Advocating for mental healthcare is important to this ‘HemoWife’


As a “HemoWife,” I’ve become intimately acquainted with the intricate dance between physical and mental health. In recent columns, I’ve delved into the journey of navigating my husband Jared’s hemophilia alongside my own anxieties and explained how the two are connected.

But mental and physical health are related in countless other ways, too. For example, people who experience anxiety or depressive disorders are at a higher risk of developing chronic conditions such as heart disease or diabetes.

It’s an established fact that mental health is important for our overall well-being. Just like physical health, it plays a vital role in our lives, influencing our thinking, feelings, and behavior. As such, mental health distress can hamper our ability to function optimally. We may struggle at work or at school, and our relationships may also suffer.

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When mental health is overlooked

Unfortunately, mental health often takes a back seat because it lacks the visibility of physical issues. Yet, just as Jared, who has severe hemophilia B, requires prompt medical attention for bleeds and injuries, it’s equally vital to address mental health concerns promptly. Just as his body needs factor infusions to maintain stability, our minds may sometimes require a “reset” in the form of conversational or chemical interventions.

The weight of chronic illness goes beyond physical symptoms, deeply impacting mental health. Occasionally, Jared expresses how the prolonged incapacitation during recovery from an injury can lead him to feel useless and weak. This, in turn, leads to feelings of guilt for inconveniencing those who care for him. Though none of these beliefs are true, his mind does quite a convincing job at persuading him otherwise.

As a caregiver, I’ve faced my own mental health struggles, prompting me to seek support when needed. I’ve realized that providing good care requires me to show up as my best self for those who rely on me. Sometimes that means recognizing when I need help, seeking support from others, and actively working on my own issues.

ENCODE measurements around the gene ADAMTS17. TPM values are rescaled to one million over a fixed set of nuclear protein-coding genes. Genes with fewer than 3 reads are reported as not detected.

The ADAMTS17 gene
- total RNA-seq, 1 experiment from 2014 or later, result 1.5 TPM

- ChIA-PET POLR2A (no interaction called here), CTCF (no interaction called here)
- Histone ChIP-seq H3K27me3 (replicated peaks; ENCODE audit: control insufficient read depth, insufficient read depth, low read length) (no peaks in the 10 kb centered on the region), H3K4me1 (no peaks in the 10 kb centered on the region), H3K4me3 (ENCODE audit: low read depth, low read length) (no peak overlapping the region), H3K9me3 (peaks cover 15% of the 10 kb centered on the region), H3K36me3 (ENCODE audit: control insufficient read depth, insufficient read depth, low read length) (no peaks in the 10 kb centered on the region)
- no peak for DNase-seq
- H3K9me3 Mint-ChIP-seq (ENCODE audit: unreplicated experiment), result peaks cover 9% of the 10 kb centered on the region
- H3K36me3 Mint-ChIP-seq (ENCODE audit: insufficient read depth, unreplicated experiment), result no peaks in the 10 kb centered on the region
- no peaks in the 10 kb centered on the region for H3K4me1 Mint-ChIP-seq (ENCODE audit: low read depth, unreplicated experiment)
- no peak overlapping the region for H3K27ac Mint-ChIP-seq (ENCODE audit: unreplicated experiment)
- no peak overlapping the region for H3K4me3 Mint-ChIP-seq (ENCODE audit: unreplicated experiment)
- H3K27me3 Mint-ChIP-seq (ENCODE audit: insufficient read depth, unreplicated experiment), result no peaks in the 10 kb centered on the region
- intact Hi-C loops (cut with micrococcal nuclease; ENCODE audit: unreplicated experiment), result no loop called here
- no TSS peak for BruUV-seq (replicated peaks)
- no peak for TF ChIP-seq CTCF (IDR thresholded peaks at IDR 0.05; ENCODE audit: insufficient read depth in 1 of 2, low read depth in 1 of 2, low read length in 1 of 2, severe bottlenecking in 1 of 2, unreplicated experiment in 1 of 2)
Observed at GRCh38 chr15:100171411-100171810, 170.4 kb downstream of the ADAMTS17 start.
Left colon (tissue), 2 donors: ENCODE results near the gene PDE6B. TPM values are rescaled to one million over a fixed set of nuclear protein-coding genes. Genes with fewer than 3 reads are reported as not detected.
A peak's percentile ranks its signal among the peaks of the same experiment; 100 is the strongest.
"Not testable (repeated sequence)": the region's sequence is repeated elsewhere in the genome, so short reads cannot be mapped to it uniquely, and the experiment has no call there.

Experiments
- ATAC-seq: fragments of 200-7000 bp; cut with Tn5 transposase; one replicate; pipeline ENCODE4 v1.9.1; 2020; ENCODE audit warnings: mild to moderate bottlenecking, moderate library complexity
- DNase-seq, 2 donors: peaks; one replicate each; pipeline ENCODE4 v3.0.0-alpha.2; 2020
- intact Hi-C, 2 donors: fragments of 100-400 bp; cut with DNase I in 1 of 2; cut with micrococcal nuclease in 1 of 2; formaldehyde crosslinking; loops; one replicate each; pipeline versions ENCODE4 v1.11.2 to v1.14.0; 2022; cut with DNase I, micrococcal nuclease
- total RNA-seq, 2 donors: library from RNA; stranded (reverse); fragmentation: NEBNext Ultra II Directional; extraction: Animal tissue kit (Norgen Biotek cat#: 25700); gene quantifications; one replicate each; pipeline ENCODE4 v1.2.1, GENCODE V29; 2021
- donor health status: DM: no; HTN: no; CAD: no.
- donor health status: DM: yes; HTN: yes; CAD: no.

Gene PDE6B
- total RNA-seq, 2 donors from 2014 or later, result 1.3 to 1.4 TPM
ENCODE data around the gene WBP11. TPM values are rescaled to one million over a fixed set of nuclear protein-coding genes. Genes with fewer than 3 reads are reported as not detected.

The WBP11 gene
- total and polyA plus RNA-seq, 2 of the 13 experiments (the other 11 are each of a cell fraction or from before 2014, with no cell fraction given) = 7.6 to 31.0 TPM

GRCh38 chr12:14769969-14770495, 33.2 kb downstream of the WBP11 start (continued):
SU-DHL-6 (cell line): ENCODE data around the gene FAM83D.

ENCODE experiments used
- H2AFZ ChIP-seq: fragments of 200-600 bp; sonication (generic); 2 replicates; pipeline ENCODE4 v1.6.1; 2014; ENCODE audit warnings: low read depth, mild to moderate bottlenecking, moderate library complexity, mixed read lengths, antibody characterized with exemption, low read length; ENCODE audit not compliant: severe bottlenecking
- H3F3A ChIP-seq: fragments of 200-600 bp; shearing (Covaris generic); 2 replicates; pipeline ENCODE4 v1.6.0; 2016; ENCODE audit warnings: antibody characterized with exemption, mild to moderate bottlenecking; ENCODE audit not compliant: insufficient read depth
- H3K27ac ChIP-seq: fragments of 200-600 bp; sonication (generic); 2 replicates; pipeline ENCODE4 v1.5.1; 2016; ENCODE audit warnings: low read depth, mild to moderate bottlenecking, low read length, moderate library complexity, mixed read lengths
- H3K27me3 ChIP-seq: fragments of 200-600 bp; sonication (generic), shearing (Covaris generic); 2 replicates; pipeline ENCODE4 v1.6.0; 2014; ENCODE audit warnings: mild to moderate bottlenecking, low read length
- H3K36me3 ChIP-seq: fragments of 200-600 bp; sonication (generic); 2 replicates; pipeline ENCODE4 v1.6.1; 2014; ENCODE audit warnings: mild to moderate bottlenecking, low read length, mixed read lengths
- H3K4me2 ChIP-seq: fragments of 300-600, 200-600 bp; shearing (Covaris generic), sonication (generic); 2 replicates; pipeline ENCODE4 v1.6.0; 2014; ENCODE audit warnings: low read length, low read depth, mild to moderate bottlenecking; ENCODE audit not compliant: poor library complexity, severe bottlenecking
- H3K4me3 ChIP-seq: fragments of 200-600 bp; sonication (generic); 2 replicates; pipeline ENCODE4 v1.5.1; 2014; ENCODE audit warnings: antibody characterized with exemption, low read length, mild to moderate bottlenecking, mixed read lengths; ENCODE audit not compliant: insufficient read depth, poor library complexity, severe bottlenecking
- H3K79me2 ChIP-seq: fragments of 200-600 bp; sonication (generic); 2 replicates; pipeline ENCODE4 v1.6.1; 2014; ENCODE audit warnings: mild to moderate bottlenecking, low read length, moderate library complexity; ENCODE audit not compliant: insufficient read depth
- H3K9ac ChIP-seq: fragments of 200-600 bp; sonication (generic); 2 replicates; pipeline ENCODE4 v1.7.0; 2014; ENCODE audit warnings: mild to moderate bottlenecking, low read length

Destigmatizing mental health requires a perspective shift

Mental health stigma is still a big problem in today’s society. As a result, many people feel forced to hide their struggles and suffer alone. Yet I strongly believe that by working on making mental health issues less taboo, and encouraging those struggling to get professional help when needed, we can create a supportive environment where asking for help is normal. Recognizing that mental health is a medical issue is an important part of this.

Seeking the help of a mental healthcare professional has vastly helped Jared in tackling his own issues. He emphasizes that consistent therapy, especially during mental distress, has been crucial in keeping him grounded to navigate physical and personal challenges. He has always encouraged me to seek medical help, especially during highs or lows triggered by my attention-deficit/hyperactivity disorder, crippling anxiety, and bipolar II disorder. While not everyone may have the luxury of finding and accessing a psychiatrist or therapist who matches them perfectly, Jared and I believe that seeking outside help is preferable to suffering in silence.

Recognizing the need for professional assistance doesn’t diminish the value of personal self-care practices. Instead, it complements them; some mental health conditions may just require additional specialized treatment and support. By staying attuned to our mental well-being and advocating for professional intervention when necessary, we can nurture resilience and build a foundation for a balanced and fulfilling life.

My role as a HemoWife and caregiver puts me in a position to champion holistic wellness and the dismantling of barriers to mental healthcare. After all, true wellness involves harmony between body and mind. Through this equilibrium, we can thrive on our journey forward.

Note: Hemophilia News Today is strictly a news and information website about the disease. It does not provide medical advice, diagnosis, or treatment. This content is not intended to be a substitute for professional medical advice, diagnosis, or treatment. Always seek the advice of your physician or another qualified health provider with any questions you may have regarding a medical condition. Never disregard professional medical advice or delay in seeking it because of something you have read on this website. The opinions expressed in this column are not those of Hemophilia News Today or its parent company, BioNews, and are intended to spark discussion about issues pertaining to hemophilia.


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